There’s a popular adage that goes whoever invented beer is a wise man. What’s most interesting about this is, a man didn’t invent it at all. Women did. In fact, Black women are responsible.
Despite Mesopotamians (modern-day Iraq) being widely credited, ancient Africans brewed beer throughout the African continent well before any European or Asian settlers developed their own technique, or introduced their tactics to Africa in the 15th and 16th centuries.
Historians cite the Bantu-speaking tribes for inventing the brewing practice sorghum, with women being the traditional brewers of African beers; men were the traditional consumers. This is seldom discussed in beer circles, but Kemet Coleman has always known the pivotal Black people played in brewing origins, especially Black women.
The musician and craft beer enthusiast would often share the rich intersectional history with friends, and finally decided during the pandemic that it was time to invest in his interest.
“I’d always had a dream of opening my own brewery after being exposed to the world of craft beer around 2013, so seven years later in lockdown, I didn’t have any excuses for why I couldn’t start planning to make it happen,” the Kansas City, Missouri native said. “It just makes sense, you know? Our town is a big sports and beer town so I figured it was time to take the leap.”
He not only leaped, but he took his friends Woodie Bonds, Jr, and Elliot Ivory along for the plunge.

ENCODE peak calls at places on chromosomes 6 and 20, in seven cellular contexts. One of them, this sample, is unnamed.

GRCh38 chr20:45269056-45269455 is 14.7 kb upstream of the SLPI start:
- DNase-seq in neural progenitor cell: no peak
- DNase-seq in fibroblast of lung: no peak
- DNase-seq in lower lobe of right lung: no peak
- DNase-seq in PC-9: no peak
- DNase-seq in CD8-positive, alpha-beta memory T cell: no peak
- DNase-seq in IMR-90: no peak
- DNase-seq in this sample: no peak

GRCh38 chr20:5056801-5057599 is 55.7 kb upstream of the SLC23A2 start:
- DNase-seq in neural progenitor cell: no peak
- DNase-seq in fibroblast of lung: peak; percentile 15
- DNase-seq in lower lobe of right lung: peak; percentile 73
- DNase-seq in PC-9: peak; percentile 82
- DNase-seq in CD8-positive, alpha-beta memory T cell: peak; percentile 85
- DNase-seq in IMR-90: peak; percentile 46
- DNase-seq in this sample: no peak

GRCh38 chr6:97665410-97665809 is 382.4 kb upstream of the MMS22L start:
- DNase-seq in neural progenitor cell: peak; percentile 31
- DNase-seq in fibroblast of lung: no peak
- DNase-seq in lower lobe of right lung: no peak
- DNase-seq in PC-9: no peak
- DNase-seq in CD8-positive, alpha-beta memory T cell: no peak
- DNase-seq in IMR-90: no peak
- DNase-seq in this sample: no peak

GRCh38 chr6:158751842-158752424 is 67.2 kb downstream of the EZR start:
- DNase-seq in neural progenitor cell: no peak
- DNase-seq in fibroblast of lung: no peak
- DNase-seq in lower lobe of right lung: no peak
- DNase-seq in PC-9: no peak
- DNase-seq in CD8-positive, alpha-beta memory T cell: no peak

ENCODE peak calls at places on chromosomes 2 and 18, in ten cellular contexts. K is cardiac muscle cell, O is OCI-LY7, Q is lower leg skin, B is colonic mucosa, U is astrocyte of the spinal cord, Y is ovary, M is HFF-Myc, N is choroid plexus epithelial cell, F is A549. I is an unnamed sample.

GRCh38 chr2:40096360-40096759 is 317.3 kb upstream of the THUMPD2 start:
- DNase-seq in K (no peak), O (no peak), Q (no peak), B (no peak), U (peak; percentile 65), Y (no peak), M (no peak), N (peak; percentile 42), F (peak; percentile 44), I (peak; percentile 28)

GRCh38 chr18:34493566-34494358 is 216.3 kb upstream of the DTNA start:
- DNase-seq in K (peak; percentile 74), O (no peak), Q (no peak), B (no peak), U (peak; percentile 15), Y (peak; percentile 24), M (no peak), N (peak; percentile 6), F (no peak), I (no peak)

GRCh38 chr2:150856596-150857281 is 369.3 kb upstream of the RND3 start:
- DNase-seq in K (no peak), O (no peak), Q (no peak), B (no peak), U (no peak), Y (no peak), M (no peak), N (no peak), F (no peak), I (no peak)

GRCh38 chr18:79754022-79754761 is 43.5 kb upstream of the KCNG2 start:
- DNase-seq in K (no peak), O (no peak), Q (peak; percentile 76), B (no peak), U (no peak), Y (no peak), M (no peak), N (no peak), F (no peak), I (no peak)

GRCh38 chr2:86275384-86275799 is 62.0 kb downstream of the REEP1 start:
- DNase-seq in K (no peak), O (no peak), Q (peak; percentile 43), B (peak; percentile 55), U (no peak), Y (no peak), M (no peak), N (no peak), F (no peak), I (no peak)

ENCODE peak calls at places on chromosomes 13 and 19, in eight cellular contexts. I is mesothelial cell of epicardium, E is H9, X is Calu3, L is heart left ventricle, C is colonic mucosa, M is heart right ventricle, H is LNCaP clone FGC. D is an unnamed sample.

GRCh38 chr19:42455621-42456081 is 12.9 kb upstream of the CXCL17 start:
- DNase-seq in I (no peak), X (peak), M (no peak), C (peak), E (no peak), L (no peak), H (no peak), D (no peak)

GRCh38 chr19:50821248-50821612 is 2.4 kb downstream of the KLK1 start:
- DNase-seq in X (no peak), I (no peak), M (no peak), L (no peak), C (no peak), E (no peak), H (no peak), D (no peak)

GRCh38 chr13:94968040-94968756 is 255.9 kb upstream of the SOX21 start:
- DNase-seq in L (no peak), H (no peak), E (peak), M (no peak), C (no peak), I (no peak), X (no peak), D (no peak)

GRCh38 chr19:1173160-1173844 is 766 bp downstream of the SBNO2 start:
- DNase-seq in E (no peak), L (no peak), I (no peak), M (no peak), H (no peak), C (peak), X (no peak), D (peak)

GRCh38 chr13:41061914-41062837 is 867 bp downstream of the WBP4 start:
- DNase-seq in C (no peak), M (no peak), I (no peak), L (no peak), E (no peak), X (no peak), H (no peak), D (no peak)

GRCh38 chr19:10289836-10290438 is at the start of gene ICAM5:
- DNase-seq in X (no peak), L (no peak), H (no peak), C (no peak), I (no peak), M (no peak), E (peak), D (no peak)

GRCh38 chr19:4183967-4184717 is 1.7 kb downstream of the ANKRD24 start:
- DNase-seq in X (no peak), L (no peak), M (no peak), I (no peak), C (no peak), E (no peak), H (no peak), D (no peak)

Together, this past month they officially launched Vine Street Brewing (VSB), located near Kansas City’s historic jazz district. The location, much like the company’s logo, visual branding, and flagship product are all interspersed with the Black story.
“Black women were the first to start brewing and enough people don’t speak about that,” Coleman told ESSENCE. “That’s why we created the emblem we have to represent the brand,” he said, referring to the afrocentric animation that dons the brewery’s walls and beer label.
The brewery’s first beer offering, the Jazzman black lager, recently became available to customers at locations across the city at the beginning of March, and it has already become an incredible hit among locals.
“We’re not even open, but we’re in 45 different restaurants environments in Kansas City, Missouri,” Coleman said. He also confirmed that VSB will be tapping into the Kansas side of Kansas City—Missouri’s neighboring state.
“We can go to both states easily and fortunately, we’ve got demand for it.”
He also shared that their product will be sold at Kansas City National Airport, one of the few Black beer brands in the country to have secured a distribution deal of that kind.
“To be amongst one to do something like this with an international airport is pretty crazy—it’s a pretty significant position to be in. There’s so much we’ve contributed to American culture, ad beer is a cultural staple. It’s time that story is told more.”